Implement request X for customer Y based on estimate Z

            Implementing Scrum is very new to me and I am not sure about how to
            deal with, for example, urgent estimates that must enter the current
            sprint. Telling the salesman to wait for the next iteration for the
            quote is not usually a good thing as it means that the implementation
            would in theory start very late:

            - month 1: submit the request
            - month 2: produce the estimate
            - month 3: implement the request

            This is not practical of course so we have been inserting estimates in
            the current sprint and informed the customer that he must decide in
            the current month whether he wants to go ahead or not if he wants it
            to be done in the next sprint.

            One of the strongest problem I had (and still have) implementing this
            process was to convince people outside of the development team
            (client, marketing, sales) that they should know about details of the
            products (bugs, certain improvements that look "too technical"...)

            Once the product backlog was transfered to "clients", and when I asked
            them to prioritize items, they thought that there was too many
            details. I then realized that they felt this way because they did not
            understand the product enough, and that the development team had been
            driving the product on their own since day one. Changing this around
            is a real challenge. For this reason, I am currently acting as both
            the Scrum master and the product owner until I can find someone
            outside the dev team that will take the product owner role and manage
            priorities.

            But overall, the implementation of a well defined process (Scrum) has
            been welcomed by the client/marketing/sales side as they know what we
            are working on now and they have control on what is next.

            -
            Claude Montpetit
            http://www.montpetit.net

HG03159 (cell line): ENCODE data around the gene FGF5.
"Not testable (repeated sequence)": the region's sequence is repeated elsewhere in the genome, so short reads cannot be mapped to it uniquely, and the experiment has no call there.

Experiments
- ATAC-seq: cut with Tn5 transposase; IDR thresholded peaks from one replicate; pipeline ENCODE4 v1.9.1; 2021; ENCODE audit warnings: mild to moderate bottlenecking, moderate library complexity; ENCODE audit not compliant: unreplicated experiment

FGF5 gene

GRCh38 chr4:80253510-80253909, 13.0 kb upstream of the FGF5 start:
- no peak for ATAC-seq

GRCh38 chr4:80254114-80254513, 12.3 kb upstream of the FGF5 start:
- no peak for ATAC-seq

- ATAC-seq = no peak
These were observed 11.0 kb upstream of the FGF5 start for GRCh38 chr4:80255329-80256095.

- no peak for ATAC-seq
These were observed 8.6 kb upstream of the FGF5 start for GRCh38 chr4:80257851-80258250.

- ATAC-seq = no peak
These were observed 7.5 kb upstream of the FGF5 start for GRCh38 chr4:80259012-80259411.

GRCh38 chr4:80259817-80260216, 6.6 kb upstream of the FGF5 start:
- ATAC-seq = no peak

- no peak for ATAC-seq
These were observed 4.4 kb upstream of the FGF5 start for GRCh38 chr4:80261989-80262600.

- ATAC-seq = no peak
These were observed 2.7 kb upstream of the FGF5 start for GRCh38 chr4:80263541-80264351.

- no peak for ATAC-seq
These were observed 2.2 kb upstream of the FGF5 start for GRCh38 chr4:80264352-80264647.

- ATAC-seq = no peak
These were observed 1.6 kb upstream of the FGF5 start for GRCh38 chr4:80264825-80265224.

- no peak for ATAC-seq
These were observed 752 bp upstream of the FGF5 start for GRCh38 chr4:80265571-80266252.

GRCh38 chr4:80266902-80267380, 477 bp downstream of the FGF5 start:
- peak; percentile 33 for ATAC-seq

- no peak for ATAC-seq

• Ron Jeffries
            ... The teams I have worked with can estimate things at a rate of several hundred per day, so I would think that if all you need is an estimate, you could just
            Message 5 of 22 , Apr 6, 2004
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              On Tuesday, April 6, 2004, at 5:58:14 PM, Claude Montpetit wrote:

              > Implementing Scrum is very new to me and I am not sure about how to
              > deal with, for example, urgent estimates that must enter the current
              > sprint. Telling the salesman to wait for the next iteration for the
              > quote is not usually a good thing as it means that the implementation
              > would in theory start very late:

              The teams I have worked with can estimate things at a rate of several
              hundred per day, so I would think that if all you need is an estimate, you
              could just wander in and ask. But of course there's this pig / chicken rule
              in Scrum, so I don't know what the official answer should be.

              On the other hand, my experience with sales people suggests that often
              things need not be as urgent as they tend to be described ...

              Ron Jeffries
              www.XProgramming.com
              Fear is the mindkiller. --Bene Gesserit Litany Against Fear
            • Mike Cohn
              If these are truly one or two at a time I handle them in the next morning s Daily Scrum. We ll do the Scrum meeting as normal then everyone will stay for a few
              Message 6 of 22 , Apr 6, 2004
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                If these are truly one or two at a time I handle them in the next morning's
                Daily Scrum. We'll do the Scrum meeting as normal then everyone will stay
                for a few minutes and we'll estimate a story or two from the previous day or
                that came up early in the morning.

                We routinely also slip in an occasional one-hour estimating session in each
                sprint just to look outward at future stories. That will eventually stop but
                we're working through a large backlog of unestimated stories.

                --Mike Cohn
                Author of User Stories Applied for Agile Software Development
                www.userstories.com

                -----Original Message-----
                From: Ron Jeffries [mailto:ronjeffries@...]
                Sent: Tuesday, April 06, 2004 6:04 PM
                To: scrumdevelopment@yahoogroups.com
                Subject: Re: [scrumdevelopment] Scrum and requirements (was Re: SCRUM
                process with other methodologies)

                On Tuesday, April 6, 2004, at 5:58:14 PM, Claude Montpetit wrote:

                > Implementing Scrum is very new to me and I am not sure about how to